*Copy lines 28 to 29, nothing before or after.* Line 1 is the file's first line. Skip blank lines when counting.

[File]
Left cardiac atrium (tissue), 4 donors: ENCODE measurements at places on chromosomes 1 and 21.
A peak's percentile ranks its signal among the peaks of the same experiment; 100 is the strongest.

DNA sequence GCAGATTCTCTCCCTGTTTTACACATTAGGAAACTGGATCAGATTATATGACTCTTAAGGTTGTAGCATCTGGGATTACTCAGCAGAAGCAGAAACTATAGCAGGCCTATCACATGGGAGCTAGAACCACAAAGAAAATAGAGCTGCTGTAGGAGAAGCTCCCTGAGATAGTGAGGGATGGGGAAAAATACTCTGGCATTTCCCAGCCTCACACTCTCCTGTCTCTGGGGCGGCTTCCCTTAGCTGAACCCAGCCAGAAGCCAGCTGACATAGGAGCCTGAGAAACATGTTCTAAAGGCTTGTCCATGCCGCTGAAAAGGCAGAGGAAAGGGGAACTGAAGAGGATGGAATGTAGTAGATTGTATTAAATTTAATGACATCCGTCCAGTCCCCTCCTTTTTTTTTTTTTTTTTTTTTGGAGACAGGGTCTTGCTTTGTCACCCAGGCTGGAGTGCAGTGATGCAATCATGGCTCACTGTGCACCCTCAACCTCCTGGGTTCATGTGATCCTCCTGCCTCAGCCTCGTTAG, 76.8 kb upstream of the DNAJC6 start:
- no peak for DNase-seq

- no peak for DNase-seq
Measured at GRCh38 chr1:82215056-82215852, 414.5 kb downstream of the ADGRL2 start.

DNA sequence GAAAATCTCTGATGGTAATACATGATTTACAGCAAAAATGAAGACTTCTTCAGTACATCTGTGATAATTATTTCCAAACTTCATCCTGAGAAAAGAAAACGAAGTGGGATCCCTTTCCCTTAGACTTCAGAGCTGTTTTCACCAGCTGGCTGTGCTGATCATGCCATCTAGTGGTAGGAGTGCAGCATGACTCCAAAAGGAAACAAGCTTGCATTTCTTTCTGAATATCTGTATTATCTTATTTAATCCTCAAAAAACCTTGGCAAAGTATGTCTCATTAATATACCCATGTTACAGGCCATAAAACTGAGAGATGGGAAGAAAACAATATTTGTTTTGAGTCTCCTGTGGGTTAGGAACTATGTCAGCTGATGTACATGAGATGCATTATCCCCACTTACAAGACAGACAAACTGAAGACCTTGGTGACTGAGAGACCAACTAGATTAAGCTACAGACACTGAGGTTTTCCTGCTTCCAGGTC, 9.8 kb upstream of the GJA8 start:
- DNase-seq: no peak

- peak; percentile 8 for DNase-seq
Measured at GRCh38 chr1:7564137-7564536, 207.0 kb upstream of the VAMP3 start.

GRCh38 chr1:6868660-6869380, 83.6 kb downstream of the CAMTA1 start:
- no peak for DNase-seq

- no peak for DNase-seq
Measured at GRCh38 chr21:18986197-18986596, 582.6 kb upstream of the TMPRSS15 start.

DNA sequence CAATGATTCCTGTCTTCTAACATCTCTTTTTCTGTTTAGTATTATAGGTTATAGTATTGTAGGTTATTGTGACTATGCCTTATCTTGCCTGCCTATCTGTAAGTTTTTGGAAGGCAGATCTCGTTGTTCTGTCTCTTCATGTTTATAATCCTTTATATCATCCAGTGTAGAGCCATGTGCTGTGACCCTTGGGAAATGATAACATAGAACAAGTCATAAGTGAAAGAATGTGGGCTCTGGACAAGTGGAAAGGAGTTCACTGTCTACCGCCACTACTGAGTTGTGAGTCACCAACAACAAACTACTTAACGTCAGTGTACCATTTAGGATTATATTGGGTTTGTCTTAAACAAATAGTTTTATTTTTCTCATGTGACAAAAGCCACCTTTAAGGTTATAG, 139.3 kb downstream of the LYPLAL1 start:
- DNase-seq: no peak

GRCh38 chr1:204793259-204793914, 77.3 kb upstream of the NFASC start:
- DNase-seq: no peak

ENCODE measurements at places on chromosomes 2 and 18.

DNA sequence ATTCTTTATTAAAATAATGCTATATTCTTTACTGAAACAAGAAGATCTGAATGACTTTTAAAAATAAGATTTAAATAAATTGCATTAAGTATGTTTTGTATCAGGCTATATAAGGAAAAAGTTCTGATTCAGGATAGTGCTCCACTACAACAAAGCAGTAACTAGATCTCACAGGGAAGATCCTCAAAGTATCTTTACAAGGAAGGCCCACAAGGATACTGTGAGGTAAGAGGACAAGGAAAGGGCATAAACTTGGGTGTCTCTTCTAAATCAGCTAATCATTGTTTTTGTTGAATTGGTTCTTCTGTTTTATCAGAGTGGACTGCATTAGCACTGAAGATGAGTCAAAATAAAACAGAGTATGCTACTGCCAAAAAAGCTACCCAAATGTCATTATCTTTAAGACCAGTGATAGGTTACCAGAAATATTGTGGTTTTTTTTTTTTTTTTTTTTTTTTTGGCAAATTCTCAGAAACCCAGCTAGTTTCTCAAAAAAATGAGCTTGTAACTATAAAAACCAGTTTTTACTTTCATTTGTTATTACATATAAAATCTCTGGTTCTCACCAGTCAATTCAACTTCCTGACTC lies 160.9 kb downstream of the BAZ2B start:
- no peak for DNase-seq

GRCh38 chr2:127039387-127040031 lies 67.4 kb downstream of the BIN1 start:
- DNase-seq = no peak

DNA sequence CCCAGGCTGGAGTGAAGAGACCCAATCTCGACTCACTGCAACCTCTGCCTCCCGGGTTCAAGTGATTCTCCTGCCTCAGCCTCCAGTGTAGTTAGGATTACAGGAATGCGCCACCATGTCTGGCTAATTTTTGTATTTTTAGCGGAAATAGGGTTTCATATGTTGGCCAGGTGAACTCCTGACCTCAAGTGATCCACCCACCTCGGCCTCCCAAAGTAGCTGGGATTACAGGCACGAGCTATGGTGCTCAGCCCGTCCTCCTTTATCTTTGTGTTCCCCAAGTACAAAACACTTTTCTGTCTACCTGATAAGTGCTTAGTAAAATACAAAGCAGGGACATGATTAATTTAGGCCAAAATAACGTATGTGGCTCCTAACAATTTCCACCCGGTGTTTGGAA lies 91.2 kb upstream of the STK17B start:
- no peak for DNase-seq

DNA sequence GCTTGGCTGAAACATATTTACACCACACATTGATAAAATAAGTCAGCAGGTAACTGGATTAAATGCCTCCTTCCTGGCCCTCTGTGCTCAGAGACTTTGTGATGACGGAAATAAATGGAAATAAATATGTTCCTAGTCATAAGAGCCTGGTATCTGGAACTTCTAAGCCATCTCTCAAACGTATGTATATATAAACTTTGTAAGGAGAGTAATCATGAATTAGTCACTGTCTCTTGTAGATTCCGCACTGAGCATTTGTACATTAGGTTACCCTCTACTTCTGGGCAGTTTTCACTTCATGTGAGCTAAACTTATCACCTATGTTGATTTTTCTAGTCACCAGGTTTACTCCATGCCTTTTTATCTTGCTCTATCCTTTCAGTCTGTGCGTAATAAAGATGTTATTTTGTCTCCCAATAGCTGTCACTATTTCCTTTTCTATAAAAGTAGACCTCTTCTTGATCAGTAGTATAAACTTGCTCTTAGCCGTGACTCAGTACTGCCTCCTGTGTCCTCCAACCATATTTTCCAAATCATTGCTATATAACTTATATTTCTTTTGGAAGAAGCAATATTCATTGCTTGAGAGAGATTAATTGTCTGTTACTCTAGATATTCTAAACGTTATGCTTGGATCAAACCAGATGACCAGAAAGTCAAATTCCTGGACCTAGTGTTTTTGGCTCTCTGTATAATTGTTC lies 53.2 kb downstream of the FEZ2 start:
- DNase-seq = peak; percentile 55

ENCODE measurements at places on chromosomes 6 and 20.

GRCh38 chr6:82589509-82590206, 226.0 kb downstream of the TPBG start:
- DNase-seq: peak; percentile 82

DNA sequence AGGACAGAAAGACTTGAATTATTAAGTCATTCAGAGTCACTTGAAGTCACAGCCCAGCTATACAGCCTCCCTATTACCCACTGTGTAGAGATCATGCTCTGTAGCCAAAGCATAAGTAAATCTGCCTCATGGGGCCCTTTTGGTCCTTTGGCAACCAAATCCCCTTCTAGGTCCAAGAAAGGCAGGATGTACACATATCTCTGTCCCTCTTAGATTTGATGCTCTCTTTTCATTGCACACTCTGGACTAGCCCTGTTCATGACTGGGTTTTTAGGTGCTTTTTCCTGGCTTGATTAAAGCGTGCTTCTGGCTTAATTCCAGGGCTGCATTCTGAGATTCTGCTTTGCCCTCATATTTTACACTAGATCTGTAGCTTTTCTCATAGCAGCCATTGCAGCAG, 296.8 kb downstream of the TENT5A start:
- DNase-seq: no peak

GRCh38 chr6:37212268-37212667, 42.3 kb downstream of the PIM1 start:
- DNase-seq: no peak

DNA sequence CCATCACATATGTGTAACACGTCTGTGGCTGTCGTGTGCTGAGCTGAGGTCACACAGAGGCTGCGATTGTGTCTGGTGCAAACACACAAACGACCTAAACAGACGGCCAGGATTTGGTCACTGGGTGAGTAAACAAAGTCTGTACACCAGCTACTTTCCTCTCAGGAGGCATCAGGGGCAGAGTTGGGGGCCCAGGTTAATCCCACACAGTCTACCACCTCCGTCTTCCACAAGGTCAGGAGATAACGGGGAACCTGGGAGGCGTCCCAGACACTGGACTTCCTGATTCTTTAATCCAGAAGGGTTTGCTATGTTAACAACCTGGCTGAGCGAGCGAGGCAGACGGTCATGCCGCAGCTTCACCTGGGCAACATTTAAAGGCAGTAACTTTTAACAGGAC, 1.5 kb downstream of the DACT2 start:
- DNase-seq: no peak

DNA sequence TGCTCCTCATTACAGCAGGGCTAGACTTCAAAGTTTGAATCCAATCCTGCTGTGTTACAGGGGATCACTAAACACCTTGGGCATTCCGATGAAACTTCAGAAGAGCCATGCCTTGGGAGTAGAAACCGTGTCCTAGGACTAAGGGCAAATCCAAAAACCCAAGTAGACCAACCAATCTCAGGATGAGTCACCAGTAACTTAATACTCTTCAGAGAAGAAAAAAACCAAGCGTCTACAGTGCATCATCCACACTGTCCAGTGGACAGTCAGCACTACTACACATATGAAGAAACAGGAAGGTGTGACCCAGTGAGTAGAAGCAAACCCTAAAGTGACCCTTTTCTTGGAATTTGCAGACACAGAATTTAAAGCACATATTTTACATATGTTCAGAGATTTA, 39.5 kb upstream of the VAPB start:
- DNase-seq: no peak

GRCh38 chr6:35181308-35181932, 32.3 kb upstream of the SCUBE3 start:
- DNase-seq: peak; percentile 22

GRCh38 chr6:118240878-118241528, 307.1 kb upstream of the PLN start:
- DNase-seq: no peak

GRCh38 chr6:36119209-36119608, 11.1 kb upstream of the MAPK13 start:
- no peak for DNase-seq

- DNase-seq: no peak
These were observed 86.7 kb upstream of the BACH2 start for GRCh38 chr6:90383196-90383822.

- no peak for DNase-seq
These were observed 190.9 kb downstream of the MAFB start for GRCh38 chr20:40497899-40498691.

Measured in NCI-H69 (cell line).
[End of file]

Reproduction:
ENCODE measurements at places on chromosomes 6 and 20.

GRCh38 chr6:82589509-82590206, 226.0 kb downstream of the TPBG start: